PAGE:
Thousands of young people recently slept on the payments of Havelock Road to obtain applications to sit for the Korean language exams.
Many of these young people were desperate to go oversees to secure a job in Korea because the salary they could get in South Korea would be in excess of Rs. 100,000 a month and could go up to Rs. 200,000 a month. This is a far cry to what they would get doing a manual or semi skilled job in Sri Lanka.
Today, Sri Lanka’s total remittance from abroad is in excess of $ 4 billion. Many of our young unskilled people want to go oversees to mainly improve their earning capacity. Therefore, if we are serious about exporting semi skilled labour to South East Asia, it would make perfect sense for the Foreign Employment Bureau to study the opportunities available in those markets and make our people ready through targeted HRD interventions.
The challenge for Sri Lanka now is to build export industries with the large pool of labour we have and also by capitalising on off-shoring and outsourcing. Furthermore, with the war coming to an end, the economic opportunity for us to reform education and training with a bias for technological, scientific, service and industrial skills is now.
Like the Middle East, we cannot rely on rich natural resource endowments to generate foreign exchange or opportunities for our people, therefore as a country acquiring technological, service, technical and commercial skills would help us to attract emerging MNCs looking to set up locations in Asia.
For a start, we need to focus our education and training investments/system primarily to deliver the skills to leverage FDI and regional manpower opportunities. Slowing levels of FDI growth together with increased competition, especially from China and India for that FDI, has put pressure on small countries like Sri Lanka to move up the ladder of skills sophistication very fast.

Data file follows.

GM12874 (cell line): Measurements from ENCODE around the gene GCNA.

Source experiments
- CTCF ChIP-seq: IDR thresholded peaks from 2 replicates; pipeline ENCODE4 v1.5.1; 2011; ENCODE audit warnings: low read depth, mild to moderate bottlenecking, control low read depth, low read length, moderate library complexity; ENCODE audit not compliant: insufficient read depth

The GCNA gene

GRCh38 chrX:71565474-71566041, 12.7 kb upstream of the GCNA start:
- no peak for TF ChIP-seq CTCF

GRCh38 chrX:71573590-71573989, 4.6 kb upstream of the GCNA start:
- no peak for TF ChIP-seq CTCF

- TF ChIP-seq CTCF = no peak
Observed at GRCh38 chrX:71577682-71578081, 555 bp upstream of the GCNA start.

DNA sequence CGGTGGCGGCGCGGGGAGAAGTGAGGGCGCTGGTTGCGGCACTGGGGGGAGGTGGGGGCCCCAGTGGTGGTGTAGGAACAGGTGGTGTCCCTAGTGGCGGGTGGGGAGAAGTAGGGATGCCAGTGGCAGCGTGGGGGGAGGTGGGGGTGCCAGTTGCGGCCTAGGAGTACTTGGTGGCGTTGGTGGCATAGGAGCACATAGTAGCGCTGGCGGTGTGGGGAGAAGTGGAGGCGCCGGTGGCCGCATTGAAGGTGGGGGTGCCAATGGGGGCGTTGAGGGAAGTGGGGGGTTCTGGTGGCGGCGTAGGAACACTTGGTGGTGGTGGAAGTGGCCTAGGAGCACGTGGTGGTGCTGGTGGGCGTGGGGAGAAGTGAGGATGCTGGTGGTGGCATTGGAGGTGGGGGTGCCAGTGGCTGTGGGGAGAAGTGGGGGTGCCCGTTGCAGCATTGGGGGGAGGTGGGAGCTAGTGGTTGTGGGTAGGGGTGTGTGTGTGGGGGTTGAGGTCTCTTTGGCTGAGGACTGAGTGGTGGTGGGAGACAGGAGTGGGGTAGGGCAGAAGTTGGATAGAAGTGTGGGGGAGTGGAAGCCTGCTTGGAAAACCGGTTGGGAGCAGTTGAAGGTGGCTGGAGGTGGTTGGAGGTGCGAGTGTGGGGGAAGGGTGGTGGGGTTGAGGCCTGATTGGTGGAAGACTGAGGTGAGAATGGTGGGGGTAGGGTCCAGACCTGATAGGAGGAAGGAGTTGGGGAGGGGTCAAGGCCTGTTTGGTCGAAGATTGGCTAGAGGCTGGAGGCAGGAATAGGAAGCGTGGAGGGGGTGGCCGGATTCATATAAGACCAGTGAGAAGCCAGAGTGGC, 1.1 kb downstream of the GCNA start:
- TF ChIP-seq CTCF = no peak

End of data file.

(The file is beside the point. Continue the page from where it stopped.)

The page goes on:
However, without a strong general education and training system, it is virtually impossible to leverage MNCs for skills formation beyond the immediate needs of the firm.
We need to have a standard level of skills in the work force on which to build a system in which to incorporate the participation of the private actor. Whether primarily public or private, there must be some overarching coordination and management knitting together to generate new energy within the education and training system.
But as much as the structure of the general education and training system influences levels of private sector participation and public-private cooperation, its focus determines, to a large extent, the type and orientation of the skills and knowledge that will be most prevalent in the local labour force. Therefore, the Government should reform the education and training system to match the needs of industry, especially targeting MNCs manufacturing for export and MNCs looking to outsource.
One area in which Sri Lanka can make some headway in the short term is in the business services outsourcing area. The global out sourcing market for IT and related business services exceeded US$ 55 billion in 2008, with India exporting some US$ 40 billion worth, technically the size of our GDP.
With many global giants in a sea of trouble, they are desperately looking to reduce their cost of operations by moving into low cost destinations. Many of them in desperation to remain competitive are spreading operations globally and cherry-picking countries for their particular skills set. Therefore, the industry and the Government should look to leverage on the available opportunities by investing heavily to get our work force ready.
(The writer is CEO of HR Cornucopia.)